The RegTech industry has proven resilient throughout the Covid-19 crisis, but vendors better avoid making big mistakes to ensure their future success.

So far, RegTech has proven to be particularly robust in the face of the coronavirus pandemic. In fact, the first half of 2020 saw the sector enjoy a 5% increase in total funding, compared to the first six months of 2019. Nevertheless, the sector did hit a five-quarter low between April and June this year, attracting only $1.5bn in total investment.

With that in mind, the innovators and entrepreneurs in this space can no longer afford to make mistakes. As the pandemic shows no sign of stopping, making an entrepreneurial faux pas can no longer be an option. And there are plenty of errors businesses in the sector can make

“The biggest mistake you can commit while running a RegTech company is not to think outside the box and not going beyond limits and conventions,” says a spokesperson from Electronic IDentification, the RegTech company. “Creativity and constant quest for broadening are crucial in order to be a RegTech. You will no longer be considered a RegTech if you are not ahead of changes. That’s the philosophy of being an X-Tech company.”

The Electronic IDentification spokesperson adds that RegTech solution providers sometimes fail to stay abreast of both the latest regulation and technology. “These two words compound RegTech, so being one means to be ahead in these two areas,” the spokesperson said.

“Anticipating regulatory changes means being constantly monitoring institutions and to be prepared for what is going to happen. RegTech solutions must be upgraded regularly so that they comply with the newest and most demanding regulations of all sectors of activity. It is also important that its structure is versatile so that it can be easily upgradable. AML5, next AML6, eIDAS and SCA represent a strong compliance framework to have in mind.”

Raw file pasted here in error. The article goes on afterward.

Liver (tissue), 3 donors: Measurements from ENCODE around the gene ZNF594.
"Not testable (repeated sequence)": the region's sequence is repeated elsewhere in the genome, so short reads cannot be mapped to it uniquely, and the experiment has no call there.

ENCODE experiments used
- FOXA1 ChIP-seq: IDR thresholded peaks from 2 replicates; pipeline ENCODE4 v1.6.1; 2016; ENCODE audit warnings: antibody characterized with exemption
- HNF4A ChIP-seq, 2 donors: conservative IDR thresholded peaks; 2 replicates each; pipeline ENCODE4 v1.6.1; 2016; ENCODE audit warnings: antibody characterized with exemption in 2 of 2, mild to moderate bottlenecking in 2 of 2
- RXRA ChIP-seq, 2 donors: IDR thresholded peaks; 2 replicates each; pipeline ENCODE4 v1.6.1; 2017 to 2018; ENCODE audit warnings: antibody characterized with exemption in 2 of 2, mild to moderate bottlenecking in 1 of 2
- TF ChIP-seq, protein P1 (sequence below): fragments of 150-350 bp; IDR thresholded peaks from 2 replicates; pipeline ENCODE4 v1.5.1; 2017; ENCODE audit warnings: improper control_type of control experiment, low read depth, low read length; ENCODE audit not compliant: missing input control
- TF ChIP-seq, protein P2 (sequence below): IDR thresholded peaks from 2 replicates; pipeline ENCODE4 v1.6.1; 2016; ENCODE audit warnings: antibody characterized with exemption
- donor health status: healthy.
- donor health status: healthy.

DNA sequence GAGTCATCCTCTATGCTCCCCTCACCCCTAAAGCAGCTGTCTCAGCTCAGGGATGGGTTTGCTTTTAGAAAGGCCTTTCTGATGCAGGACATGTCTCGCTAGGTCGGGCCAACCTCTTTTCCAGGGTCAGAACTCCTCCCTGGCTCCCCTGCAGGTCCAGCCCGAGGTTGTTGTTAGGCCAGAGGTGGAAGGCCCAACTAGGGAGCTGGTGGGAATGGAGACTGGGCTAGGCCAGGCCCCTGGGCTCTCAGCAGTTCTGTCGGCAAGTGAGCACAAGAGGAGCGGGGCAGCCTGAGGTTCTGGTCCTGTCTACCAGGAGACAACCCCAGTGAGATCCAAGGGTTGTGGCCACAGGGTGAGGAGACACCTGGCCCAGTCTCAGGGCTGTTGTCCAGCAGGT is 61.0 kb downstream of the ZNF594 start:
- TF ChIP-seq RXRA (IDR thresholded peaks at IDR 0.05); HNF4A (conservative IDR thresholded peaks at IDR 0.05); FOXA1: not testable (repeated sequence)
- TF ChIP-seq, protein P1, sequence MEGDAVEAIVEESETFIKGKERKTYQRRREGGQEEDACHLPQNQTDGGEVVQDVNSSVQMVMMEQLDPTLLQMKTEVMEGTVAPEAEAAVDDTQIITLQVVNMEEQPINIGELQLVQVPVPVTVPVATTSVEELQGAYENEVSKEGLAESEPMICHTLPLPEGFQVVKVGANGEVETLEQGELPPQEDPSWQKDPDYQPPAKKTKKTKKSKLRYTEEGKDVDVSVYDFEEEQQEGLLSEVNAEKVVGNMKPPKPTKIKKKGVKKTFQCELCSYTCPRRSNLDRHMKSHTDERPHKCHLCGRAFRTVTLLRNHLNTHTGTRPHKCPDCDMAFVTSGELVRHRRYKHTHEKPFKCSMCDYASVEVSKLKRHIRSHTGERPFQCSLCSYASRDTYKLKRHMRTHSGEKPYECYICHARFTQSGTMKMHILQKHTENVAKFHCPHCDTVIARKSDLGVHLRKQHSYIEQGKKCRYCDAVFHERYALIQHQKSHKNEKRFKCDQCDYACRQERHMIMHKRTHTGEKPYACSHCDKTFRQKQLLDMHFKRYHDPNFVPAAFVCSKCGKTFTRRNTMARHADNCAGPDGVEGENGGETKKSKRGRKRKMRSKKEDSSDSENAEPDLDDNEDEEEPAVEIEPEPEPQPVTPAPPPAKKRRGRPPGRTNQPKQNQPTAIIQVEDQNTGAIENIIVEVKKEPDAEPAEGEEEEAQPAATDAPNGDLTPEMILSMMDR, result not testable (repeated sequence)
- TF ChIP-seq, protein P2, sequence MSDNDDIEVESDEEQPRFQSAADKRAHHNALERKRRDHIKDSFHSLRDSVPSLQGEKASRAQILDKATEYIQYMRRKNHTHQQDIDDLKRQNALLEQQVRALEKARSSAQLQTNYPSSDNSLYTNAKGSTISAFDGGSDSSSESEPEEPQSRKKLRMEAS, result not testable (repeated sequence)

Remonda Kirketerp-Moller, founder and CEO of RegTech company Muinmos, has noted a similar trend among the vendors in the industry. “I am increasingly seeing a lot of organisations jumping on the RegTech bandwagon, launching new RegTechs which claim to do everything, yet don’t have a specific area of focus or solve a particular issue,” she says. “This is a real problem and is potentially very damaging to the RegTech sector.”

This, she argues, could damage the industry’s reputation. “When financial institutions sign up with these RegTechs, they often end up disappointed by the lack of robust technology to make their entire compliance function more efficient,” Kirketerp-Moller suggests. “When credible RegTech firms which have been investing in and developing niche solutions for many years approach these financial institutions it then becomes a much ‘harder sell’ as we are approaching financial institutions which have had negative experiences of partnering with some RegTechs. The RegTech firms claiming to do everything or not doing what they are claiming to do well are hugely detrimental to the RegTech sector.”

Of course, regulators such as European Securities and Markets Authority (ESMA), the EU’s securities markets regulator, has taken steps that can assist the creation of great RegTech solutions.

“ESMA has been very prescriptive in its guidelines issued in summer 2020 and has recommended that the compliance function is allocated sufficient IT resources and a technology budget that is consistent with the level of compliance risk the financial institution is exposed to,” says Kirketerp-Moller.

“Compliance teams mustn’t make the mistake of believing that they can find a single RegTech organisation which claims to do everything. They need educating about the various options available to them and what inefficiencies and problems they are trying to solve for their financial institution so they can then make more informed choices, selecting RegTech products which meet specific needs to enhance their in-house capabilities.”

Another common mistake is to simply wait for change. “Waiting for governments, administrations and institutions to develop new regulations that will boost key aspects of industries is sometimes discouraging, so leading RegTech companies should accompany and push them to trigger changes that will boost society,” the spokesperson said.

“Same happens to technology. RegTech companies should not wait for technology advances to integrate them into their solutions but create new. Research, development and innovation efforts must be set in the core of any RegTech.
A pursuit for the infinite enhancement, expansion and opportunity.”

Another mistake is to be too narrow in their approach. “RegTech solutions should not only serve compliance needs but boost sales, user experience and productivity of companies that implement them,” the Electronic IDentification spokesperson says.

Originally published on FinTech Global.